What I do know is this. Going from Deer’s article, apparently he approached one of the parents of the Lancet 12 and found some pretty damning “evidence.” But, no one has verified this evidence. They are going off of Brian Deer’s word, and as we all know, he is perfectly unbiased and without conflict of interest considering he is being paid by a member of the board of directors for Glaxo Smith Kline, the company who made the MMR vaccine that Wakefield’s report questioned. You see, anecdotes like this are ok as long as it defends their paradigm.
Another thing. Looking at the MSNBC article, I notice a couple of glaring errors. This wasn’t a study; it was a case report. And, apparently both MSNBC and Orac failed to actually READ the report. Why do I say this, you ask?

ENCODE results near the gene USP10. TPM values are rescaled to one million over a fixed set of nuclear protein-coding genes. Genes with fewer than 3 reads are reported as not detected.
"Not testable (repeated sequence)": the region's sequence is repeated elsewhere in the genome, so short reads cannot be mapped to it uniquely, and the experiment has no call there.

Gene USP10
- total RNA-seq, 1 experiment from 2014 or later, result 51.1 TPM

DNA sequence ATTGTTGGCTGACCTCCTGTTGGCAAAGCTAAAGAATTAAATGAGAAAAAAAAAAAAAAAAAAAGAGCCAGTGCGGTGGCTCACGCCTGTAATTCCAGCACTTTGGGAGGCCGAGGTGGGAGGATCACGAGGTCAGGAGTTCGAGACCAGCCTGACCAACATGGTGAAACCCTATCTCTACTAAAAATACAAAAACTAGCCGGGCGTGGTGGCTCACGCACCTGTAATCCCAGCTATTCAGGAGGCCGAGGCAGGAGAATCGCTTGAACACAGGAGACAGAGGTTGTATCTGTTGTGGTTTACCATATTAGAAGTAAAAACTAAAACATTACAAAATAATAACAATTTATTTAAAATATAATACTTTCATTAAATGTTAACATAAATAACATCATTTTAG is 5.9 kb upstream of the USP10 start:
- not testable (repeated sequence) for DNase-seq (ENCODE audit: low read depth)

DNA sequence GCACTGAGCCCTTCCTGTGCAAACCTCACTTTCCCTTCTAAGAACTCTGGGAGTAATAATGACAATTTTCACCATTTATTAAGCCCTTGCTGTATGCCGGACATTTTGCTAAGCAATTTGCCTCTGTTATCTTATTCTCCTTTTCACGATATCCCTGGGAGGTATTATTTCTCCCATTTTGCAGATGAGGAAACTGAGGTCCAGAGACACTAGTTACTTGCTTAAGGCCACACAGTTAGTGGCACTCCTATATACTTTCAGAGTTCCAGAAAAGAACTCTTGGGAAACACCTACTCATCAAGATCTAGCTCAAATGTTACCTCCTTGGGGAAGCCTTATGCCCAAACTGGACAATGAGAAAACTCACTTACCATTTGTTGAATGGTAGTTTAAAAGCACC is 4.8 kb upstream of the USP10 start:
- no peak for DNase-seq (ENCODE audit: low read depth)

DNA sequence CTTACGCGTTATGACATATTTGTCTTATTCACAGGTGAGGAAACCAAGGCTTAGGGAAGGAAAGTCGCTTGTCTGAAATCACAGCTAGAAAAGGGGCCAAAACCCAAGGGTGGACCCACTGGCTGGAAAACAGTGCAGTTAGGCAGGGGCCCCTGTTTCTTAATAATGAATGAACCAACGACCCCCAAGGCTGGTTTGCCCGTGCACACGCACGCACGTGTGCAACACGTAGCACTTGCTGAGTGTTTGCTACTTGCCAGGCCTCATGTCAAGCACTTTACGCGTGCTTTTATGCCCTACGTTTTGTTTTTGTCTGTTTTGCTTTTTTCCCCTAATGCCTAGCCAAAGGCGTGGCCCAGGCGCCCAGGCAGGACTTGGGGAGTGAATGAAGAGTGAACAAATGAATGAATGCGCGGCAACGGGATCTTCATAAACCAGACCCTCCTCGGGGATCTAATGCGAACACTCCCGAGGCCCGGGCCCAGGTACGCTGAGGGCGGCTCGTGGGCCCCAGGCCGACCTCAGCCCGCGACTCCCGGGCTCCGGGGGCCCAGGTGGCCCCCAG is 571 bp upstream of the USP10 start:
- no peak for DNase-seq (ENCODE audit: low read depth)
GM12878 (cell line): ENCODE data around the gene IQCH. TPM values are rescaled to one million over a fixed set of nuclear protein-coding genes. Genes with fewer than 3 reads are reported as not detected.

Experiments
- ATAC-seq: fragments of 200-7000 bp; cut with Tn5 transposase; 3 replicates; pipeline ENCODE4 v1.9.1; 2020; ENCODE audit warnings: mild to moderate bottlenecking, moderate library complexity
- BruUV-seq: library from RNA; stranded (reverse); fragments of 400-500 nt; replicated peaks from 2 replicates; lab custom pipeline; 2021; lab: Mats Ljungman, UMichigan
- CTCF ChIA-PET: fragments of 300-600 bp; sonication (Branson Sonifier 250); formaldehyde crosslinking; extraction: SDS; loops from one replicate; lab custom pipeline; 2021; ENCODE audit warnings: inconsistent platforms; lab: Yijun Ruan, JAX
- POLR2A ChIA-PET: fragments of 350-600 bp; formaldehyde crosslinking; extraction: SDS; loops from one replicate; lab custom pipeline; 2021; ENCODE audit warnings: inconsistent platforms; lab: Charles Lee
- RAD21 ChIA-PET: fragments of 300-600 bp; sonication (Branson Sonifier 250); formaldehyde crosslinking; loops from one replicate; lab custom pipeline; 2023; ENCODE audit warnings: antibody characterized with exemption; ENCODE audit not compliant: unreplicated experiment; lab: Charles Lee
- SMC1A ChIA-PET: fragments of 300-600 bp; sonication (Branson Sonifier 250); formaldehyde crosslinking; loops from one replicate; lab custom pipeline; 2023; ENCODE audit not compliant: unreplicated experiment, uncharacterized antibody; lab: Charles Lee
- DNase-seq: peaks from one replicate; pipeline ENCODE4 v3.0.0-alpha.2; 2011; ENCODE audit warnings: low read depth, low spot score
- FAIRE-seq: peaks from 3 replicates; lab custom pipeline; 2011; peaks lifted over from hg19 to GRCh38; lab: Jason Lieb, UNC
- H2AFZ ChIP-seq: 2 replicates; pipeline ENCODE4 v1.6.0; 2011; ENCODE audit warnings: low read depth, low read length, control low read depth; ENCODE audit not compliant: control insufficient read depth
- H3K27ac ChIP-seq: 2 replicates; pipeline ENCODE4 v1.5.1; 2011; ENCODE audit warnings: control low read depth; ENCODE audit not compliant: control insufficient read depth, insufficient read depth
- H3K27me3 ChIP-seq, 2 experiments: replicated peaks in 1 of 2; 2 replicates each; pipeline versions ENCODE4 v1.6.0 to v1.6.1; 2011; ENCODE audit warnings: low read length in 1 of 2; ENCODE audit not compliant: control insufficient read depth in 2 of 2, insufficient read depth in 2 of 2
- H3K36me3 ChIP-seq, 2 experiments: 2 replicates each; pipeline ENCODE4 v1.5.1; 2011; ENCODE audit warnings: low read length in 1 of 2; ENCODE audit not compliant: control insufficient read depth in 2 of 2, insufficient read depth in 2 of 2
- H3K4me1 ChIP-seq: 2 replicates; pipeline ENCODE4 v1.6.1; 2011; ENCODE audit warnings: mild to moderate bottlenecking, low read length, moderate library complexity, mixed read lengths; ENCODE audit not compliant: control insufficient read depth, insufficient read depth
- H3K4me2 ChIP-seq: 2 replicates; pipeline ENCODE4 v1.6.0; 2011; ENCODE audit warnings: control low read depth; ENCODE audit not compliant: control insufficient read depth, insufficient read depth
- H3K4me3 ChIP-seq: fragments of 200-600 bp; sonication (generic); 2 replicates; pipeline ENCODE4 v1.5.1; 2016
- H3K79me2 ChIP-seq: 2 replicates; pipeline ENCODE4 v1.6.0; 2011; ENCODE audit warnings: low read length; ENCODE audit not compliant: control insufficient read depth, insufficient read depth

Let’s look at what’s being said here:
From MSNBC, “First Study to link Vaccines and Autism Declared a Fraud!”
King Idiot also parrots this by-line, claiming that the report, not study, linked vaccines and autism.
What does the study say, though?
From the conclusion: “We did not prove an association between measles, mumps, and rubella vaccine and the syndrome described (p.164)”
Wait a second! The media is attacking Wakefield for fabricating a report, not study, about a link between vaccines and autism that didn’t actually link vaccines and autism?
Are we confused yet?
Brian Deer carefully analyzed the medical reports of the Lancet 12 and, with his extensive medical training, determined that the data was a fraud.
Now, my dear readers (no pun intended), take the time to consider what is wrong with my previous statement. Both the obvious and not-so-obvious.
Right…Deer is a journalist, not a scientist. And secondly…how was he able to get access to and report on confidential medical records belonging to children below the age of consent, i.e. minors?
Isn’t that illegal? Isn’t that a breach of journalistic integrity and a glaring example of professional misconduct?